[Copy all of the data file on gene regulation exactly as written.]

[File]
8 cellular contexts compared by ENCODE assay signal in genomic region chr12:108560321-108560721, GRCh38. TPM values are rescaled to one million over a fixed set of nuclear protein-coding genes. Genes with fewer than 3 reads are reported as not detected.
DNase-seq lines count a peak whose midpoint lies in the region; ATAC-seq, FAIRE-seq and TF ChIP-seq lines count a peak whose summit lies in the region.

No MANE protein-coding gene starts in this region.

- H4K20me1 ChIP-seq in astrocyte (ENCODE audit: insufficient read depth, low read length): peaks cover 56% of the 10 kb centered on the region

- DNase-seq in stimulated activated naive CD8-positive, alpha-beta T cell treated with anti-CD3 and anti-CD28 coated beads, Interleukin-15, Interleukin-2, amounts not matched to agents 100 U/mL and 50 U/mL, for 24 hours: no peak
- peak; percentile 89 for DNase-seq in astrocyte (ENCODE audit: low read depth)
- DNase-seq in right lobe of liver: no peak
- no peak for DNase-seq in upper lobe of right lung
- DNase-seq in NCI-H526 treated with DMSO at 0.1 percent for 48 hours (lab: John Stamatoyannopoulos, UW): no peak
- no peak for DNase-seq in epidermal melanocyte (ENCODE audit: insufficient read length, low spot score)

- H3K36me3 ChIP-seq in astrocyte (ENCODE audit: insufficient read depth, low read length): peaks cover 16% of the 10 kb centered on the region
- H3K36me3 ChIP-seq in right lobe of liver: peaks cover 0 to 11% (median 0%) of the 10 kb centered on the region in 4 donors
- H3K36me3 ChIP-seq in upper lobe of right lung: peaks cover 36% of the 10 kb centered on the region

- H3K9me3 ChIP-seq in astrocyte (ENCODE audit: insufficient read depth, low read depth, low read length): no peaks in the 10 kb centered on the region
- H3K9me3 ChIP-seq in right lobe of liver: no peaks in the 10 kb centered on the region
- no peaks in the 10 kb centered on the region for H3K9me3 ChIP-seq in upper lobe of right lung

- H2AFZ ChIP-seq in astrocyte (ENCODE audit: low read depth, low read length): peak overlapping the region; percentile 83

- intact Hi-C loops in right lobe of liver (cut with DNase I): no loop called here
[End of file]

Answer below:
8 cellular contexts compared by ENCODE assay signal in genomic region chr12:108560321-108560721, GRCh38. TPM values are rescaled to one million over a fixed set of nuclear protein-coding genes. Genes with fewer than 3 reads are reported as not detected.
DNase-seq lines count a peak whose midpoint lies in the region; ATAC-seq, FAIRE-seq and TF ChIP-seq lines count a peak whose summit lies in the region.

No MANE protein-coding gene starts in this region.

- H4K20me1 ChIP-seq in astrocyte (ENCODE audit: insufficient read depth, low read length): peaks cover 56% of the 10 kb centered on the region

- DNase-seq in stimulated activated naive CD8-positive, alpha-beta T cell treated with anti-CD3 and anti-CD28 coated beads, Interleukin-15, Interleukin-2, amounts not matched to agents 100 U/mL and 50 U/mL, for 24 hours: no peak
- peak; percentile 89 for DNase-seq in astrocyte (ENCODE audit: low read depth)
- DNase-seq in right lobe of liver: no peak
- no peak for DNase-seq in upper lobe of right lung
- DNase-seq in NCI-H526 treated with DMSO at 0.1 percent for 48 hours (lab: John Stamatoyannopoulos, UW): no peak
- no peak for DNase-seq in epidermal melanocyte (ENCODE audit: insufficient read length, low spot score)

- H3K36me3 ChIP-seq in astrocyte (ENCODE audit: insufficient read depth, low read length): peaks cover 16% of the 10 kb centered on the region
- H3K36me3 ChIP-seq in right lobe of liver: peaks cover 0 to 11% (median 0%) of the 10 kb centered on the region in 4 donors
- H3K36me3 ChIP-seq in upper lobe of right lung: peaks cover 36% of the 10 kb centered on the region

- H3K9me3 ChIP-seq in astrocyte (ENCODE audit: insufficient read depth, low read depth, low read length): no peaks in the 10 kb centered on the region
- H3K9me3 ChIP-seq in right lobe of liver: no peaks in the 10 kb centered on the region
- no peaks in the 10 kb centered on the region for H3K9me3 ChIP-seq in upper lobe of right lung

- H2AFZ ChIP-seq in astrocyte (ENCODE audit: low read depth, low read length): peak overlapping the region; percentile 83

- intact Hi-C loops in right lobe of liver (cut with DNase I): no loop called here